The next ten years we have over the last fifty things would be better and and and and that's within our grasp it it's it's it's available to us
and this is where again
you wanna get too.
Those decent, well, meaning Americans, who
would agree with that. But
when it gets translate into politics, it gets all confused and and and trying to bridge that gap between. I think the good impulses of
the overwhelming majority of Americans and power politics expresses self contained
The biggest challenge-
he fucking miss that guy.
I mean I assume their people that that heard the the interview at the time. That said,
that doesn't go far enough, but think about how different things would be today. If we proceeded along those lines for the path,
five years instead of going backwards- think about that and this
the reason I played it is because it ties directly into the political philosophy of someone like Stacy Abrams, who believe change is possible,
but also knows the work that needs to go into getting there there's. No,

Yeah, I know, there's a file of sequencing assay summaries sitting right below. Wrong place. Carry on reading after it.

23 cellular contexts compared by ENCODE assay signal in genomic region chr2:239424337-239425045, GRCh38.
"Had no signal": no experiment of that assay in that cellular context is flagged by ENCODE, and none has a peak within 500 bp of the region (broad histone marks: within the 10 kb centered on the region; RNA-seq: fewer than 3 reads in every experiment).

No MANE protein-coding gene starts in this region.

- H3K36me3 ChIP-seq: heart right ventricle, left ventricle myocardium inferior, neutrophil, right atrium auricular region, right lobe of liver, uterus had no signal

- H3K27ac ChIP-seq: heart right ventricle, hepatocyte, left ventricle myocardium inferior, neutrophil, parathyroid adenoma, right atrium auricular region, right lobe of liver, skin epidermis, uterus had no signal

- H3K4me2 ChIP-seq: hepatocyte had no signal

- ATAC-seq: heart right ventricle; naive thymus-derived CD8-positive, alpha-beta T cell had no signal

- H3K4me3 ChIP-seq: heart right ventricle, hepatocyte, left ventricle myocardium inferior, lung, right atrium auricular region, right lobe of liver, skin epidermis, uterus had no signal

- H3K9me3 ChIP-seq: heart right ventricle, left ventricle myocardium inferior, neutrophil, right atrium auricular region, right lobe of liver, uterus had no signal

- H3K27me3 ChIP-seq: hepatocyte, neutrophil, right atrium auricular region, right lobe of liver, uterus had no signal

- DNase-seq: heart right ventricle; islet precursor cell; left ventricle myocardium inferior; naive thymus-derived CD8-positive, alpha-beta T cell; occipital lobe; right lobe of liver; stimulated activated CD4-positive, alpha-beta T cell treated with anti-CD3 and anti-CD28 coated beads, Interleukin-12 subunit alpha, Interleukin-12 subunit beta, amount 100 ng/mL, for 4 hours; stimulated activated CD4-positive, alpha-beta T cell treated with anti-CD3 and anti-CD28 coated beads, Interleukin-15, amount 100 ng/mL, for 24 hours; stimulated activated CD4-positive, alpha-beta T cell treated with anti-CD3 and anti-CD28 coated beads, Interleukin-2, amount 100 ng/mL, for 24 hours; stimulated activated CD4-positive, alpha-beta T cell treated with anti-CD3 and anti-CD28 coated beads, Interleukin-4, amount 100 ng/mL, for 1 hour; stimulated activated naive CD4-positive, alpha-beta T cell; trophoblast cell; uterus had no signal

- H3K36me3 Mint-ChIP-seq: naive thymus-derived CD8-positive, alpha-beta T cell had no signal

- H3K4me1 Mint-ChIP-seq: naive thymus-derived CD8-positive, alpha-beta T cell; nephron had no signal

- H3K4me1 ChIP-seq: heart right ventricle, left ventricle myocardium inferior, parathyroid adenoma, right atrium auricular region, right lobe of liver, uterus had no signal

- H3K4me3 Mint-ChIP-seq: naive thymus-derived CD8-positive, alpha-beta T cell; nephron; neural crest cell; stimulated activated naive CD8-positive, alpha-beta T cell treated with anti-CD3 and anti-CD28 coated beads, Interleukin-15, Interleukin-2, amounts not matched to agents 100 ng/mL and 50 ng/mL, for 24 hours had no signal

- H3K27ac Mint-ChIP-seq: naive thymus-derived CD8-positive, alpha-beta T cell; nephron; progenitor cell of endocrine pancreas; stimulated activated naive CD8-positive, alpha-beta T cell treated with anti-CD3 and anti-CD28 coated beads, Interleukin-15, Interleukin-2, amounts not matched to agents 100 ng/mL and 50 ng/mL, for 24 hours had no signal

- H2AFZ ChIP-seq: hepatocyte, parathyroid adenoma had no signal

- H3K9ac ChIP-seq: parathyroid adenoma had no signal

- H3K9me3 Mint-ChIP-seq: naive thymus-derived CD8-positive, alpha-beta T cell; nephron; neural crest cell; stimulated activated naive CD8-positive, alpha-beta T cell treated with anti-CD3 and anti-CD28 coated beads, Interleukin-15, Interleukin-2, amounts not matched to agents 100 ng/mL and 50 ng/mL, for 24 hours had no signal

It fits man so.
Again her new book is called. Our time is now power purpose in the fight for a fair America.
I can get it now. We get books, and this is me and Stacy Abrams.
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Good, I'm going to have a little bit of a problem here in Georgia with the whole. U voting being a right, but nothing so yeah
but if this morning I mean it's a, what exactly is happening? Is it all intentional? It is
incompetence plus malfeasance.
What to do
But they don't want to do it because doing it means the wrong people and their estimation get to vote and then
the things they do know how to do. They do it so poorly
Today we had